26. A computer system as defined in claim 21, wherein:
the bus clock generator circuit further generates a surrogate bus clock signal as a replacement for the bus clock signal upon detecting the absence of the bus clock signal normally present on the bus.
27. A computer system as defined in claim 26, further comprising:
a memory controller connected to the volatile memory and operative to perform memory transactions on the volatile memory, the memory controller operating in response to clock signals; and wherein:
the bus, clock generator is connected to the memory controller to supply the surrogate bus clock signal as the clock signal to the memory controller.
28. A computer system as defined in claim 27, wherein:
the bus clock generator supplies the surrogate bus clock signal having essentially identical characteristics to the bus clock signal and with the surrogate bus clock signal having essentially zero time and phase delay relative to the normally supplied bus clock signal.
29. A computer system as defined in claim 28, wherein:
the bus clock generator supplies the surrogate bus clock signal for a time after the absence of the bus clock signal which is sufficient for the memory controller to complete memory transactions necessary to write data in the volatile memory for preservation while the volatile memory is thereafter in the safe state.
30. A computer system as defined in claim 27, wherein:
the bus clock generator further includes an oscillator which generates the surrogate bus clock signal and a phase locked loop connected to the oscillator to deliver the surrogate bus clock signal with essentially a zero time delay relative to the bus clock signal.
31. A computer system as defined in claim 30, wherein:
the bus clock generator further includes a bus clock absence detection circuit to detect the cessation of the bus clock signal and to assert the bus clock absence signal in response to the detection of cessation of the normal bus clock signal, the bus clock absence detection circuit further comprising:
a first circuit element responsive to the bus clock signal for supplying a first signal having a first characteristic related to changing states of the normal bus clock signal;
a second circuit element responsive to the surrogate bus clock signal for supplying a second signal having a second characteristic related to changing states of the surrogate bus clock signal; and
a third circuit element responsive to the first and second signals for comparing the changing states of the normal and surrogate bus clock signals and for initiating delivery of the bus clock absence signal upon detecting that the states of the normal bus clock signal are not changing relative to the states of the surrogate bus clock signal.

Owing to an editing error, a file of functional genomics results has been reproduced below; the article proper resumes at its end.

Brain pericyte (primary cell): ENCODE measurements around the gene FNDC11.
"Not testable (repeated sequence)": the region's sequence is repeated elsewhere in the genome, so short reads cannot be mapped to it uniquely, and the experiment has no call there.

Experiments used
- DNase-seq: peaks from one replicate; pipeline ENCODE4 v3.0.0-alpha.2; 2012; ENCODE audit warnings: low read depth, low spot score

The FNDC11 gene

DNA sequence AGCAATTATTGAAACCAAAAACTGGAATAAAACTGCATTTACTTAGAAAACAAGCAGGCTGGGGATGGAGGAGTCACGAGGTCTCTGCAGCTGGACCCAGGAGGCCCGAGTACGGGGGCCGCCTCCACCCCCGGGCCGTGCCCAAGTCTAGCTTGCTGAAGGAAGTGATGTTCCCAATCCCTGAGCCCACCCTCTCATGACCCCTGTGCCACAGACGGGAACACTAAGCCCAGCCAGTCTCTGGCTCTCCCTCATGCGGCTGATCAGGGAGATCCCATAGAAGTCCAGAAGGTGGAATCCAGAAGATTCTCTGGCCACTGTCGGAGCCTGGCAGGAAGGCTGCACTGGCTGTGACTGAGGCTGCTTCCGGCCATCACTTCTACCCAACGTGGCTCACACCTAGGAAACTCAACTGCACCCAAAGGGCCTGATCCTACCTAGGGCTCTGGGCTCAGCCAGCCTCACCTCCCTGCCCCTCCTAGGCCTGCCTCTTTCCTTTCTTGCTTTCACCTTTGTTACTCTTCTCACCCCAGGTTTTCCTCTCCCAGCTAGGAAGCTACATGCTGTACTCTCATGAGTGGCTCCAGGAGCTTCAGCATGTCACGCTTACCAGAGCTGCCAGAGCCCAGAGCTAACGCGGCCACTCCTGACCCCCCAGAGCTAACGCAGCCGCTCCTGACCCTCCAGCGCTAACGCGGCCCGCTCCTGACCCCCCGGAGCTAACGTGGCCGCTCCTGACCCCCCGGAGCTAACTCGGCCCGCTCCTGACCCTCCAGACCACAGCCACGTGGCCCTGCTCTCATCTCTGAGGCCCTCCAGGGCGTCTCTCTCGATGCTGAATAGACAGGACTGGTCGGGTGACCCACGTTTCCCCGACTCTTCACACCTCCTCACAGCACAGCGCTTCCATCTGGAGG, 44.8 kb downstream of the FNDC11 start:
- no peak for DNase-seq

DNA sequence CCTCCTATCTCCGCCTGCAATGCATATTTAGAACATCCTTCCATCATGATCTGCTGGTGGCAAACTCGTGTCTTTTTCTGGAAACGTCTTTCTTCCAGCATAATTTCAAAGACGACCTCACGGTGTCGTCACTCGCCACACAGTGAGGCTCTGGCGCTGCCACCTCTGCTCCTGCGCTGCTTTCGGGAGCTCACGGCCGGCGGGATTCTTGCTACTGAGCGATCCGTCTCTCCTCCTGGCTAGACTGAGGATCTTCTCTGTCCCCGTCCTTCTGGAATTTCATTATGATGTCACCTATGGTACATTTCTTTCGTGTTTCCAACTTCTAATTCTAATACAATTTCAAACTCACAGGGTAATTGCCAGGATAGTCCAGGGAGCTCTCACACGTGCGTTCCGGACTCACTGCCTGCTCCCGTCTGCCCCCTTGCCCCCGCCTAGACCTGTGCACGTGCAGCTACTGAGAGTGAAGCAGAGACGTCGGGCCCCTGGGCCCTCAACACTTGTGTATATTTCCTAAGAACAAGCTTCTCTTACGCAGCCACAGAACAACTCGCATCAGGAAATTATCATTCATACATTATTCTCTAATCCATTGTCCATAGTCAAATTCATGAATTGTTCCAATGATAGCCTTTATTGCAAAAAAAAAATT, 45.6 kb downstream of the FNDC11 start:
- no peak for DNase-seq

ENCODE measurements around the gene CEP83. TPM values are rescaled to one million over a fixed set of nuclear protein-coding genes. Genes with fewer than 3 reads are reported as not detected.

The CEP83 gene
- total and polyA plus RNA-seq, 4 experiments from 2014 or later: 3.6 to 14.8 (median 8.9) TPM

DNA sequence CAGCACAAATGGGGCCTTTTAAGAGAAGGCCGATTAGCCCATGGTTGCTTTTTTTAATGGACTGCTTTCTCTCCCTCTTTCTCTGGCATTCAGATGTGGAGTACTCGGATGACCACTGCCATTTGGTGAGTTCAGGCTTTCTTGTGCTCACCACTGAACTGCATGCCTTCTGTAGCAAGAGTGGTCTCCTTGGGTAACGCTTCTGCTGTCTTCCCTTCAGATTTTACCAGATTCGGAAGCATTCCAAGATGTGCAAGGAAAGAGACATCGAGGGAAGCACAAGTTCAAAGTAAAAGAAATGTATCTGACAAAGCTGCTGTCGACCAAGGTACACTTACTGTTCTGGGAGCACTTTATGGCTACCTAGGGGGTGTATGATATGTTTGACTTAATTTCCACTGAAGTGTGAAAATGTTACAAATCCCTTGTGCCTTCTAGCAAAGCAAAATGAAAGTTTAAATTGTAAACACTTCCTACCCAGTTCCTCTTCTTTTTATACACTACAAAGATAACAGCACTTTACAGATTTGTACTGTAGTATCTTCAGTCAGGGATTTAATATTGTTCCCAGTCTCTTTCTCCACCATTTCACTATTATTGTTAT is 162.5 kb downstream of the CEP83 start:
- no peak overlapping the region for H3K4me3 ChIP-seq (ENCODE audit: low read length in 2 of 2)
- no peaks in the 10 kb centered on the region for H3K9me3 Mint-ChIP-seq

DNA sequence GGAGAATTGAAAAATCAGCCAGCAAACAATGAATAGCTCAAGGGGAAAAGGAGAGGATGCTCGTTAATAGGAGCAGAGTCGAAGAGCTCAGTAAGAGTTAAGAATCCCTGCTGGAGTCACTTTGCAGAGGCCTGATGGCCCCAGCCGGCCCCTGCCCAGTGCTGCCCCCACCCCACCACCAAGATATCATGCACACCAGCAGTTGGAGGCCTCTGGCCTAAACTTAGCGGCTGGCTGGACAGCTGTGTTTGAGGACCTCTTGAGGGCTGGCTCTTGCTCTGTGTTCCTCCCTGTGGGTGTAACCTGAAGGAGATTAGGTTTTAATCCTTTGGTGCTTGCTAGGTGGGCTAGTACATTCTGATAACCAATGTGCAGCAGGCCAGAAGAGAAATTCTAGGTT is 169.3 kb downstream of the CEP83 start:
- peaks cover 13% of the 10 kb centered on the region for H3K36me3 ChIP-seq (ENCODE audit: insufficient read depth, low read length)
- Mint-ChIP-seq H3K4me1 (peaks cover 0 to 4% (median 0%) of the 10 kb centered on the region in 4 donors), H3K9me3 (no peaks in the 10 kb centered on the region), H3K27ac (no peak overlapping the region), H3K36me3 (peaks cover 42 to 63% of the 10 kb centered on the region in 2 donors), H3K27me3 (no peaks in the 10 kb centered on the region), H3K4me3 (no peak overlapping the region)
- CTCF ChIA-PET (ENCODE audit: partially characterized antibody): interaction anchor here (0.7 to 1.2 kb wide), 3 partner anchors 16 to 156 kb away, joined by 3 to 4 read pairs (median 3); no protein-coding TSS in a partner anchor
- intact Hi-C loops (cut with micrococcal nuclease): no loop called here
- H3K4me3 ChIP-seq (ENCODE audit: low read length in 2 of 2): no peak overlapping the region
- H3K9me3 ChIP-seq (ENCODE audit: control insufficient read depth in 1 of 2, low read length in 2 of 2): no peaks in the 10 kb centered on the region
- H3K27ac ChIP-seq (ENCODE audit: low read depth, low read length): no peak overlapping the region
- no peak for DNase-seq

32. A computer system as defined in claim 31, wherein:
the third circuit is a signal comparing logic circuit element which compares logical states of the first and second signals.
33. A computer system as defined in claim 32, wherein:
the first and second circuit elements comprise first and second flip-flops, respectively.
34. A computer system as defined in claim 32, wherein:
the first circuit element comprises a first flip-flop which includes a clock terminal, an input terminal, an output terminal and an inverted output terminal, the clock terminal of the first flip-flop is connected to receive the normal bus clock signal, the inverted output terminal of the first flip-flop is connected to the input terminal of the first flip-flop, and the output terminal of the first flip-flop supplies the first signal at a frequency which is less than a frequency of the normal bus clock signal;
the second circuit element comprises a second flip-flop which includes a clock terminal, an input terminal, and an output terminal, the clock terminal of the second flip-flop is connected to receive the surrogate bus clock signal, the input terminal of the second flip-flop is connected to the output terminal of the first flip-flop to receive the first signal, and the output terminal of the second flip-flop supplies the second signal which is a delayed version of the first signal and which appears as an inversion of the first signal while the normal bus clock signal continues; and
the third circuit element comprises a logic gate having two input terminals and one output terminal, one input terminal of the logic gate connected to the output terminal of the first flip-flop to receive the first signal and the other input terminal of the logic gate connected to the output terminal of the second flip-flop to receive the second signal, the logic gate supplying a comparison signal at its output terminal which initiates the delivery of the bus clock absence signal upon the first and second signals ceasing to occupy mutually opposite digital logical states.
35. A computer system as defined in claim 34, further comprising:
a third flip-flop which includes a clock terminal, an input terminal and an output terminal, the clock terminal of the third flip-flop is connected to receive the surrogate bus clock signal, the input terminal of the third flip-flop is connected to the output terminal of the logic gate, and the output terminal of the third flip-flop supplies the bus clock absence signal.
36. A computer system as defined in claim 35 wherein:
the logic gate comprises an exclusive OR gate.
37. A computer system as defined in claim 21, further comprising:
an auxiliary uninterruptible power supply; and wherein:
the power monitor further includes a power selector which is connected to the level of voltage supplied to the volatile memory under normal operating conditions and to the auxiliary power supply, the power selector responds to a further decrease in the level of voltage supplied to the volatile memory to a second predetermined threshold level below the predetermined threshold first aforesaid at which the low voltage warning signal is asserted, the power selector operatively connecting the auxiliary power supply to the volatile memory to power the volatile memory from the auxiliary power supply in response to the level of voltage supplied to the volatile memory decreasing to the second predetermined threshold.